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  • A Trinitarian Anthropology: Adrienne von Speyr and Hans Urs von Balthasar in Dialogue with Thomas Aquinas by Michele M. Schumacher
  • Roch Kereszty, O.Cist.
A Trinitarian Anthropology: Adrienne von Speyr and Hans Urs von Balthasar in Dialogue with Thomas Aquinas. By Michele M. Schumacher. Washington, D.C.: The Catholic University of America Press, 2014. Pp. xiii + 451. $79.95 (cloth). ISBN: 978-0-8132-2697-2.

Schumacher's work is a detailed, competent study of one of the important issues in contemporary Catholic theology: a careful comparison of the theological anthropology of Hans Urs von Balthasar and Adrienne von Speyr with that of Thomas Aquinas. Such a serene, objective treatment, combined with Schumacher's respect and empathy for all three theologians, is indeed rare.

Balthasar characterizes his theological method as distinct from, but complementary to, the Thomistic approach. Saint Thomas chiefly uses analogies of the created world to illuminate supernatural mysteries. Balthasar employs the analogical approach too, as well as what he calls the katalogical method. If analogy moves upward from created perfection to divine perfection, the katalogical method is directed downward from the revealed divine truths or archetypes to an understanding of created realities. In Balthasar's theology, which he shares with Adrienne von Speyr, the divinely revealed Trinitarian mystery sheds light on the many aspects of human realities. Just as the Trinity is a mystery of unity in difference, so too are anthropological mysteries characterized by "unity in difference," all of which can be explicated on the basis of the Trinitarian archetype. Schumacher analyzes five of these mysteries: the relationship between the act and object of faith, nature and grace, body and spirit, individual and community, man and woman.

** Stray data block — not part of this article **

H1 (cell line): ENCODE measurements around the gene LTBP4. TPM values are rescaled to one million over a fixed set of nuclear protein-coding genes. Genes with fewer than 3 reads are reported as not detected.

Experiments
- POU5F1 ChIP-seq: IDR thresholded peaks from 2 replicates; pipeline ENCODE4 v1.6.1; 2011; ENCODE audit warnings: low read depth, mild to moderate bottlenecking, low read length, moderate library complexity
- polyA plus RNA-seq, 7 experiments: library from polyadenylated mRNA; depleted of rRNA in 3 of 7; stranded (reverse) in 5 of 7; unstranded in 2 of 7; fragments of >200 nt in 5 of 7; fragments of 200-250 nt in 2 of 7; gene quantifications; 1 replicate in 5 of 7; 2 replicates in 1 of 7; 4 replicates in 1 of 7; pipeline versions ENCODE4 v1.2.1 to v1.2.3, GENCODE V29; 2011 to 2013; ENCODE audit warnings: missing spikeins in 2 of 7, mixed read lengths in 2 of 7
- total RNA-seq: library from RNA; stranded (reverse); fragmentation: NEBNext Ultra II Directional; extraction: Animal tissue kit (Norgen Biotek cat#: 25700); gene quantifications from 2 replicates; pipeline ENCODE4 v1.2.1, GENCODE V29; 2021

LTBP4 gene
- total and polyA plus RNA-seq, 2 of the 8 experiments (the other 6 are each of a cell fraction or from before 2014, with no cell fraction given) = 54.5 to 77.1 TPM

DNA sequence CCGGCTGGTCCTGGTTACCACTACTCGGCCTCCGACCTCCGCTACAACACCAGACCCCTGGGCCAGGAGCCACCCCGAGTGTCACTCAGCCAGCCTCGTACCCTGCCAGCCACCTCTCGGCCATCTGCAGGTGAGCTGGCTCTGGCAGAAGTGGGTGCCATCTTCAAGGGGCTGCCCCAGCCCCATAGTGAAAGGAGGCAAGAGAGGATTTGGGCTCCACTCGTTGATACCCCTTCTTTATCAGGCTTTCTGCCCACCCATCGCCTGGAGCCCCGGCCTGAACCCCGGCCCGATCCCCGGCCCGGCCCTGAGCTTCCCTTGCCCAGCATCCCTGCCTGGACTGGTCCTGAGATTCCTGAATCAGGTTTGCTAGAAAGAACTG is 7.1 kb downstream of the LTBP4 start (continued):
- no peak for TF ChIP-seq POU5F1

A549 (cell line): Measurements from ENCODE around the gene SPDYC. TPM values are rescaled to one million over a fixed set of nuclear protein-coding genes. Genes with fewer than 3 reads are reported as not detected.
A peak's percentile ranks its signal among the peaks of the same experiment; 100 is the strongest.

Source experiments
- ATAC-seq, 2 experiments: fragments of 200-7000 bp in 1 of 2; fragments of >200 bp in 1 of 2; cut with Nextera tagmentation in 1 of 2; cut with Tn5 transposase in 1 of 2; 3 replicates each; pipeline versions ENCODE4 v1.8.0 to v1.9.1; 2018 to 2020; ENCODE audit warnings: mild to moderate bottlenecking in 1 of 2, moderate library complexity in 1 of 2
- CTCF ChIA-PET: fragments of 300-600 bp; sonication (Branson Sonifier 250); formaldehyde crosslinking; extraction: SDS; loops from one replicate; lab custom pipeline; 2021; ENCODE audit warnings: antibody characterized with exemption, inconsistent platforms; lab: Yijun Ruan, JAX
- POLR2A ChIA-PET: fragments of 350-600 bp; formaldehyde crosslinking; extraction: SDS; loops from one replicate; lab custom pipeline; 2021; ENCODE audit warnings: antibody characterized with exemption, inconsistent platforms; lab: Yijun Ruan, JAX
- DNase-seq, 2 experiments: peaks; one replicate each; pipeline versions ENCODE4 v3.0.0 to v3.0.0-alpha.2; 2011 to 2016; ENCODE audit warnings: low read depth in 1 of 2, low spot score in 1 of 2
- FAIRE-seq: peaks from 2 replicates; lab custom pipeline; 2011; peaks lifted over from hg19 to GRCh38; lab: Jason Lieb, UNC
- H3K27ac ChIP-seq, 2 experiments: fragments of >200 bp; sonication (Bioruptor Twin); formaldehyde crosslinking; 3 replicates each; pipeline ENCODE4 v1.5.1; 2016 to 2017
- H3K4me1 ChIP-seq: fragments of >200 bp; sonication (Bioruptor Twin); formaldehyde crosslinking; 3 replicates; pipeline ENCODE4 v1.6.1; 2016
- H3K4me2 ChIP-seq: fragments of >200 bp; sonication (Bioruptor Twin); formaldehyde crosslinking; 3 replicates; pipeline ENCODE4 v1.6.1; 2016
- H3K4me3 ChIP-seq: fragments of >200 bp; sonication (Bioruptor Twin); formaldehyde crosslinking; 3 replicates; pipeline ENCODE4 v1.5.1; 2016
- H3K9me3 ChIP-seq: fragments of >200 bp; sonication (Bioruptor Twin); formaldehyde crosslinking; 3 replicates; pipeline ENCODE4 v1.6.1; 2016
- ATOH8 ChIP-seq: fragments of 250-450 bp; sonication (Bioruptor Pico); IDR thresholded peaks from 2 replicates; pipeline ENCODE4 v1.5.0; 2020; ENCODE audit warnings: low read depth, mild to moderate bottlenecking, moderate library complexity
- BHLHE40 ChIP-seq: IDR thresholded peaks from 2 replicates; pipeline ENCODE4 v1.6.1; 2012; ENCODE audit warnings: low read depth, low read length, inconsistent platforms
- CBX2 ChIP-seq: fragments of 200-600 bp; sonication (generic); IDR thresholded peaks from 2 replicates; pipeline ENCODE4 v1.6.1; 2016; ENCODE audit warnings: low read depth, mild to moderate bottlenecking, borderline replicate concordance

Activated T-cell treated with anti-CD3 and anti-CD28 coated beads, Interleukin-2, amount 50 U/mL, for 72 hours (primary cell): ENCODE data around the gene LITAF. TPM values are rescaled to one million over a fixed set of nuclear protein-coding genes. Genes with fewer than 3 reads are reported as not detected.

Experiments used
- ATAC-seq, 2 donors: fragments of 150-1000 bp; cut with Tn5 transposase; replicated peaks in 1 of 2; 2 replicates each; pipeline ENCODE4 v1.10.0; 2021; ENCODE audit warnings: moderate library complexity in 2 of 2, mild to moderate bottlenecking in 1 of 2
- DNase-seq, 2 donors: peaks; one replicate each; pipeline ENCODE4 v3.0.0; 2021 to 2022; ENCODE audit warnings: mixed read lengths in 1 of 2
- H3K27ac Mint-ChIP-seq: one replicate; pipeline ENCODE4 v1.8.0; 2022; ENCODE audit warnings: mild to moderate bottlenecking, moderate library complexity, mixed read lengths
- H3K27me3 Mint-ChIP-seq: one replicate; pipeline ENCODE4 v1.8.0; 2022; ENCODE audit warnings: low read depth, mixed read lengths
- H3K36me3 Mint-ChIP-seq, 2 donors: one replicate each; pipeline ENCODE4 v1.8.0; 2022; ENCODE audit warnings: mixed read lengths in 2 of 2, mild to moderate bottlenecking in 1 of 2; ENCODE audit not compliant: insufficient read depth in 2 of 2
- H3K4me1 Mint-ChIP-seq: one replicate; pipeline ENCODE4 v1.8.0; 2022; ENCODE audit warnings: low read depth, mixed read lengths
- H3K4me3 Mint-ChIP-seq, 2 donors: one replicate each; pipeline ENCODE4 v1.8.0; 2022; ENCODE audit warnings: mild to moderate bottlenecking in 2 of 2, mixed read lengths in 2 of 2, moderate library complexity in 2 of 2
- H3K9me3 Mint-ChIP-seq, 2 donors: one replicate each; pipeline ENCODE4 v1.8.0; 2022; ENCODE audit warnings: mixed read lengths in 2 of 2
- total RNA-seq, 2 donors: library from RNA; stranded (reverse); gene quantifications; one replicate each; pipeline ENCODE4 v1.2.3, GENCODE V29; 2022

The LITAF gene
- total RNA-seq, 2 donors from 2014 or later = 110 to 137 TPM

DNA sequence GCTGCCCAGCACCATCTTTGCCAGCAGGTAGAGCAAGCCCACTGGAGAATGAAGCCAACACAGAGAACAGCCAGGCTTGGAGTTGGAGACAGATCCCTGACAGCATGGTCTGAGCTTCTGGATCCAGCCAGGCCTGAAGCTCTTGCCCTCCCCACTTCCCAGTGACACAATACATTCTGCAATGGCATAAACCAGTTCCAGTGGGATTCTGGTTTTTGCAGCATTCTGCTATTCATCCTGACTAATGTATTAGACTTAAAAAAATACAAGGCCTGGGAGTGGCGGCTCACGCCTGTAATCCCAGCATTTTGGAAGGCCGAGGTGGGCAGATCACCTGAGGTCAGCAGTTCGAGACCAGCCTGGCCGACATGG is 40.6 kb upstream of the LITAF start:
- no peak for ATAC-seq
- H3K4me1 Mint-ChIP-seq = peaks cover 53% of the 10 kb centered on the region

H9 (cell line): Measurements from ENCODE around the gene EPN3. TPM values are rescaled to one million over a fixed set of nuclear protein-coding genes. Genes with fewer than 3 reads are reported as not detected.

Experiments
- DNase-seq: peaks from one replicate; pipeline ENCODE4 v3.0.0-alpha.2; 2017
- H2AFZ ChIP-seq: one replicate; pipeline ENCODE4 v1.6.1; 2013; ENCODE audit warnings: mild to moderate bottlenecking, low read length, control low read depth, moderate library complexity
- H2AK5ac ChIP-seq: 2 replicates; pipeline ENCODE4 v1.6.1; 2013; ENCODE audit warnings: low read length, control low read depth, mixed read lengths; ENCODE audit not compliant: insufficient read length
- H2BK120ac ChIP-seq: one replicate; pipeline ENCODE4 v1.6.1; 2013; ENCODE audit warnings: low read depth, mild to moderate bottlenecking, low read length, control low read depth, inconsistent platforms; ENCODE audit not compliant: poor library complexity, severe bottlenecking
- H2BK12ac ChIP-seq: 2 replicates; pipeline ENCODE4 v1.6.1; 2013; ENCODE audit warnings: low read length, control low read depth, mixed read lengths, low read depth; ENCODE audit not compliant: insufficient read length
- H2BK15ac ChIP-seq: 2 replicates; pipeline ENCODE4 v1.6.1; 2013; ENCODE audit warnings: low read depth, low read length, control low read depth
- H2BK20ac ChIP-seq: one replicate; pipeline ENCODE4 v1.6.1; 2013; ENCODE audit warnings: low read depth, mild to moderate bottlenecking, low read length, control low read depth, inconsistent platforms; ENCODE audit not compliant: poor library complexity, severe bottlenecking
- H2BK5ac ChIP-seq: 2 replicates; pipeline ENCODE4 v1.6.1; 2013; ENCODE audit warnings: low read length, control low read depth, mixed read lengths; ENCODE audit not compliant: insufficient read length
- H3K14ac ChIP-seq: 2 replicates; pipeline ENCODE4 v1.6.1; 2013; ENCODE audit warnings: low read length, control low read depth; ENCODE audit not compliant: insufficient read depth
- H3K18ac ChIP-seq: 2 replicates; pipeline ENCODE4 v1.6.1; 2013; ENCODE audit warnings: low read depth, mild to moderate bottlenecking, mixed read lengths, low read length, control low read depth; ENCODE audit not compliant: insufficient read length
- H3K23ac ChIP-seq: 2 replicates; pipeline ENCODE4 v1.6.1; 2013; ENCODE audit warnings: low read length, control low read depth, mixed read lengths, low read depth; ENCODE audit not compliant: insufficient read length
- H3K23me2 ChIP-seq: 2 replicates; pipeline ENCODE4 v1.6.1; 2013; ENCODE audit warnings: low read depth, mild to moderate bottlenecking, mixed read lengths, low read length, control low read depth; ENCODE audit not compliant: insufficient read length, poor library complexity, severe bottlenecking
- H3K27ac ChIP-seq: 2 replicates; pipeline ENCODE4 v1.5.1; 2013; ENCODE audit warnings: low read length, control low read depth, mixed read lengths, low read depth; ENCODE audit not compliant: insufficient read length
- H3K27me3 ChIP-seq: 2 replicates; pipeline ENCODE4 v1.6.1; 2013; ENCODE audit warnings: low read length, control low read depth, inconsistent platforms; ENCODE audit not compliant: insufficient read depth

Schumacher accepts Balthasar's multiple attestations that his work and Adrienne von Speyr's are two sides of one and the same mission, and that Balthasar's work only unfolded in its full scope after he began working with Adrienne. In fact, Balthasar adopted most of his unusual images, metaphors, [End Page 134] and phrases from Adrienne's work and made them his own. (Therefore, I will refer to their common work and beliefs as B-A.)

While St. Thomas theorizes that the eternal generation of the Son from the Father and the eternal procession from the Father and the Son both take place by way of the divine essence, which is the same in each divine person, B-A believe that the two processes—generation and procession—happen by way of the persons, since the Trinity is a communion of persons. B-A are convinced that only personalist images and metaphors can express analogically the Trinitarian mystery. Balthasar accepts from Adrienne the term Hingabe—surrender—to describe the mutual relationships between the Father and the Son, and between the Father and the Son on the one hand and the Holy Spirit on the other. From all eternity, the Father surrenders to his Son all that he has and is. The Son, in turn, receives the self-donation of the Father, and in the Son's very act of acceptance, he returns himself to the Father in thanksgiving and praise. Both the Father and the Son together give themselves to the Holy Spirit, who accepts and returns all that he has received in love. According to B-A, these relationships in God suppose both an infinite distance and an infinitely intimate union among all three divine persons.

Creation is not simply the act of God in his unity, B-A explain, but it has a specific relationship to the divine person of the Son, who is creation's divine archetype. That the Father creates the universe in the Son means no new relationship on God's part but rather creation's participation in the Son, who returns the universe in and with himself to the Father.

We participate in the archetypal unity and distance between the Son and the Father through the relationship of our act of faith and the object of our faith. "The Christian [and, in particular, the theologian] participates in Christ's mission of giving expression, or more correctly said, to be the expression, or 'the definitive "interpretation" (Jn 1:18)' of...


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